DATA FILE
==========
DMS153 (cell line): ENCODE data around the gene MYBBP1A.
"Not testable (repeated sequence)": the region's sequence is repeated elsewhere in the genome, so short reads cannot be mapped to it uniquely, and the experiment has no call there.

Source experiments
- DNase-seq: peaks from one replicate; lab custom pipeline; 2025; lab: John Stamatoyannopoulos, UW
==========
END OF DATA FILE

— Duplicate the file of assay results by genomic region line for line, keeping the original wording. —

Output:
DMS153 (cell line): ENCODE data around the gene MYBBP1A.
"Not testable (repeated sequence)": the region's sequence is repeated elsewhere in the genome, so short reads cannot be mapped to it uniquely, and the experiment has no call there.

Source experiments
- DNase-seq: peaks from one replicate; lab custom pipeline; 2025; lab: John Stamatoyannopoulos, UW